Hitler made no secret of his admiration for Mussolini and wanted to replicate his assumption of power. Yet he was premature in his first attempt. He mobilised his forces in Munich in November 1923, believing that significant elements in German society would then support his accession to power at the head of a conservative/nationalist/Nazi coalition. But at this time Hitler’s later backers still had other alternatives and were not ready to throw in their lot with this largely provincial movement. Hitler went to jail for his adventurism, and emerged convinced that he and the party would have to work much harder to inculcate themselves with sections of the German people and, just as importantly, with those potential sympathisers who already held influence in the corridors of power.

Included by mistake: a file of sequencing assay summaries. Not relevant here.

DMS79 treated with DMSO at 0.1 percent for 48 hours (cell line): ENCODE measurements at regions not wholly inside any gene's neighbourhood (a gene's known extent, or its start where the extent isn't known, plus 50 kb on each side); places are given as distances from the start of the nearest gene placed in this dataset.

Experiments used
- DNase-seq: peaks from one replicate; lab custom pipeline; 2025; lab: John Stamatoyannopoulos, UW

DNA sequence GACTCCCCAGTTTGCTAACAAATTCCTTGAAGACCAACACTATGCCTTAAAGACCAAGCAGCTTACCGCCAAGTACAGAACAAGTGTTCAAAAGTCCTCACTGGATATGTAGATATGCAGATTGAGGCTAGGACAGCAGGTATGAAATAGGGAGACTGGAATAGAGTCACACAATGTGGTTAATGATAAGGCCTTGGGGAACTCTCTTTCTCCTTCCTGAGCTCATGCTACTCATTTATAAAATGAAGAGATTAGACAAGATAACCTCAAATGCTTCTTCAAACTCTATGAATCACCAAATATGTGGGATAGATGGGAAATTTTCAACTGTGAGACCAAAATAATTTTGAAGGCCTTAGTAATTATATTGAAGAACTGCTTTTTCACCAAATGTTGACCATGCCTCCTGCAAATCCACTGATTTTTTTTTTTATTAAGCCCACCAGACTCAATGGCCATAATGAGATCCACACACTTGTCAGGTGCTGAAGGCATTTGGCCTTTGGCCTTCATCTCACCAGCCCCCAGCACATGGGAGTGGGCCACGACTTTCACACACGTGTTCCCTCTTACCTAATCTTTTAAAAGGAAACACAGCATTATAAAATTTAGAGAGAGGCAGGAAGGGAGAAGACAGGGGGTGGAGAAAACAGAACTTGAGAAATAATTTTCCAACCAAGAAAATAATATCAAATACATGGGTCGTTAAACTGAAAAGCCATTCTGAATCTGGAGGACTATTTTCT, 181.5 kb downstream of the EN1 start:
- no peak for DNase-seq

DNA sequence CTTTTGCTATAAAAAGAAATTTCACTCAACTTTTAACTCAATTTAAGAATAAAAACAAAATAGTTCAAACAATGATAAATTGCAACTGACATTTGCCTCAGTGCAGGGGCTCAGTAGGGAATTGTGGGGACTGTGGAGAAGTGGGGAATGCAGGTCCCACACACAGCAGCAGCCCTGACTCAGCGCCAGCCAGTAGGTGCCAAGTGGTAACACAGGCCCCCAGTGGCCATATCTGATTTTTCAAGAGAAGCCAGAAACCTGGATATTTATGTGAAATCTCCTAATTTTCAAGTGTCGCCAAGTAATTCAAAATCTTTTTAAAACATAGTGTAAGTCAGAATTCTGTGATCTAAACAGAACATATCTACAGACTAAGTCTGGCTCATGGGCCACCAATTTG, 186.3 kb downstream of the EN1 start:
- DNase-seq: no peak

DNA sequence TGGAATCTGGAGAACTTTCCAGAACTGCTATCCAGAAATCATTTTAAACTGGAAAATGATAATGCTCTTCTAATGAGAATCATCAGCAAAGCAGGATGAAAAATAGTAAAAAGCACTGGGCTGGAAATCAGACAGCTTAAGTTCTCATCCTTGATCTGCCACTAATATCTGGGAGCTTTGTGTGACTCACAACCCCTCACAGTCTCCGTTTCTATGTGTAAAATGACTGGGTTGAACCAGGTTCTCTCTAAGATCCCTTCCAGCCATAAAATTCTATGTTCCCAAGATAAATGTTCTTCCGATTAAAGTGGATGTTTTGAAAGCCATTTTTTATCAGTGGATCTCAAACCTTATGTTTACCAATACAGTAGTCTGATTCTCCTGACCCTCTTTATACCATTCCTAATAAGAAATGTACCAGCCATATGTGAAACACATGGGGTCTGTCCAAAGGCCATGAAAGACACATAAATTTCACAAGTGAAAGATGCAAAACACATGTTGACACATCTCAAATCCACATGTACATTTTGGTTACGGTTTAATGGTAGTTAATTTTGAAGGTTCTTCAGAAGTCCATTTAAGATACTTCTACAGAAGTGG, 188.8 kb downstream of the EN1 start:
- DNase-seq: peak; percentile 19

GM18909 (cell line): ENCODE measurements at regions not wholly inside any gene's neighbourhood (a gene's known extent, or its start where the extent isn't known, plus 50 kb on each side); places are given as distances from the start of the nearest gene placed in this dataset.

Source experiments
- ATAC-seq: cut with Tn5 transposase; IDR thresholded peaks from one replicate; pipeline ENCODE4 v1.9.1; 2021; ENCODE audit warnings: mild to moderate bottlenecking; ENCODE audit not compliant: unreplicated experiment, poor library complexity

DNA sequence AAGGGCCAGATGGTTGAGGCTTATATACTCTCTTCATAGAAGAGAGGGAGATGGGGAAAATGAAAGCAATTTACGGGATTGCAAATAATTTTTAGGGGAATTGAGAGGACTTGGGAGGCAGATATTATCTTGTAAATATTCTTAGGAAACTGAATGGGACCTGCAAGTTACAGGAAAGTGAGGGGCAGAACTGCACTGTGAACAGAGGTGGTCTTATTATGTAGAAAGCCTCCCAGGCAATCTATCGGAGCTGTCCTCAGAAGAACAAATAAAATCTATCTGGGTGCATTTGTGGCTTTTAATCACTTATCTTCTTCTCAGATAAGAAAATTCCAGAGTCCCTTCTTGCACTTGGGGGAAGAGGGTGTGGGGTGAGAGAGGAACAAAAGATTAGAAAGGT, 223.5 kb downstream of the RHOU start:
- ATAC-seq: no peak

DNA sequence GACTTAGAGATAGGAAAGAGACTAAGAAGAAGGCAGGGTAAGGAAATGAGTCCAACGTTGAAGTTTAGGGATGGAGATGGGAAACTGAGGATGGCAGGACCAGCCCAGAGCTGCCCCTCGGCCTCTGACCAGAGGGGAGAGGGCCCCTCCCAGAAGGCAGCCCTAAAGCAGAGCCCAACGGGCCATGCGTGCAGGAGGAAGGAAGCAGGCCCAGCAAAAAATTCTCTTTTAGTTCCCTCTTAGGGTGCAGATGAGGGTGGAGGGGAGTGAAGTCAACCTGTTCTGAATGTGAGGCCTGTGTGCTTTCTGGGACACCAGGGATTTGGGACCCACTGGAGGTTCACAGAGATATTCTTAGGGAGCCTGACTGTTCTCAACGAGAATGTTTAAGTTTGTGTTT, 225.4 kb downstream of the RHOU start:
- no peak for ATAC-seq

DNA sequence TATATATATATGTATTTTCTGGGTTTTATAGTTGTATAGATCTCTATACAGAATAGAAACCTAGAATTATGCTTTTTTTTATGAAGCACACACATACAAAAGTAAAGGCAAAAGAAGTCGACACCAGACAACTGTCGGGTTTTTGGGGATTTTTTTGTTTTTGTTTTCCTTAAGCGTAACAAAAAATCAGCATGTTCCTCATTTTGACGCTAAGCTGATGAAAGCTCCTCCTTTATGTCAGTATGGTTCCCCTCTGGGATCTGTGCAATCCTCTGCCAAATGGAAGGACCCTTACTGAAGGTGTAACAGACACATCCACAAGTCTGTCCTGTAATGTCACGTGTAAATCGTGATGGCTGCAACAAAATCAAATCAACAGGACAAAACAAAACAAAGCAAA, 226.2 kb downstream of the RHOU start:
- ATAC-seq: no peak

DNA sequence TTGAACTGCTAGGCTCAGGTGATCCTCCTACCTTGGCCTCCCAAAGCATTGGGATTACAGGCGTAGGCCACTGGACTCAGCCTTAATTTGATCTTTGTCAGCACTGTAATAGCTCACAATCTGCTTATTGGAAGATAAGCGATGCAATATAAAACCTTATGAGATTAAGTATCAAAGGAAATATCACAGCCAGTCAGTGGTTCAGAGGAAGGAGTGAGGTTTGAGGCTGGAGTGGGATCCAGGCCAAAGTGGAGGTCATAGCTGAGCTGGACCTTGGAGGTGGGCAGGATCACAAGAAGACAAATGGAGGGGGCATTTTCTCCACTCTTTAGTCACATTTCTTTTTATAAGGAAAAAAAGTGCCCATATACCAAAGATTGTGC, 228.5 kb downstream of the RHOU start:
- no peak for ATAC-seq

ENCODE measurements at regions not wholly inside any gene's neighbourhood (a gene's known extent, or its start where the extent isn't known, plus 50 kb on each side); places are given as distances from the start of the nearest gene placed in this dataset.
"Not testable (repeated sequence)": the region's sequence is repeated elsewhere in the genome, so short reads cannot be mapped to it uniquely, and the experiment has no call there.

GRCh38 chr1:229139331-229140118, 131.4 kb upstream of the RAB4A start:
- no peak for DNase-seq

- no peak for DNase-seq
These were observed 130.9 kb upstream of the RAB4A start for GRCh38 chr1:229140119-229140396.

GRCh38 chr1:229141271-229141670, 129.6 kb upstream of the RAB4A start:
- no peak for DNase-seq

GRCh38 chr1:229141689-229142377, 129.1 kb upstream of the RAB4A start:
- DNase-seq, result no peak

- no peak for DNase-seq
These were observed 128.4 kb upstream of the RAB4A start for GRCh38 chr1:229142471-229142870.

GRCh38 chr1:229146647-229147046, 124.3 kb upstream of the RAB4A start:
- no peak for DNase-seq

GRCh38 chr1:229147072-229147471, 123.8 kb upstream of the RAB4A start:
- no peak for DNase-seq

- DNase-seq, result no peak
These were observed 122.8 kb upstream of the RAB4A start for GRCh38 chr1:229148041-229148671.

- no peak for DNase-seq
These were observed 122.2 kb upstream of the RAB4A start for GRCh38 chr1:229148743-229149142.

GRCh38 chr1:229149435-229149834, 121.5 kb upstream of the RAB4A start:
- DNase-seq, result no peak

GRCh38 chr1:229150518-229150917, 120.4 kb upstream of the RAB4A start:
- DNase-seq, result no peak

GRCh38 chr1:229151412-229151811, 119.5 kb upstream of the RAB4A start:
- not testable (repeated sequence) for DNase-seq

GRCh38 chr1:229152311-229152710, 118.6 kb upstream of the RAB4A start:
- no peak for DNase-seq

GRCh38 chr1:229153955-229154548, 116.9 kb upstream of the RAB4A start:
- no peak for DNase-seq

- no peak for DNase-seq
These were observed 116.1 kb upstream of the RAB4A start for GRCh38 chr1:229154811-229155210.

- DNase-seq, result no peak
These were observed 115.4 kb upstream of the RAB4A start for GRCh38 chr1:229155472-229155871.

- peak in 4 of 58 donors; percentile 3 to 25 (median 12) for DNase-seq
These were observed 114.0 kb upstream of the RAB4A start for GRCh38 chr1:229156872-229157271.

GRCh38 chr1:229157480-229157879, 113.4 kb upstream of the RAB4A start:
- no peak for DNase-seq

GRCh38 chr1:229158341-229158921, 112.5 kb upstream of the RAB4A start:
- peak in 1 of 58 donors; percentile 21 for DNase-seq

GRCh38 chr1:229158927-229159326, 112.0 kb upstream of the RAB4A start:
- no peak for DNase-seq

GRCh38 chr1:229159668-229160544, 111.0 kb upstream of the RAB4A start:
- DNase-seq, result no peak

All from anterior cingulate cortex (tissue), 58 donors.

This he did over several years, determinedly making contacts with military men, industrialists and conservatives. Though Nazism never made significant inroads into the labour movement, in the streets and at the ballot box the Nazis mobilised a broad coalition of those fearful as to the course of events in Germany: the middle classes who suffered under inflation and the depression; anti-Semites who blamed the Jews for every wrong; some of the unemployed who had lost faith in the potential of their class; nationalists who still resented the outcome of the war; and conservatives who foresaw revolution.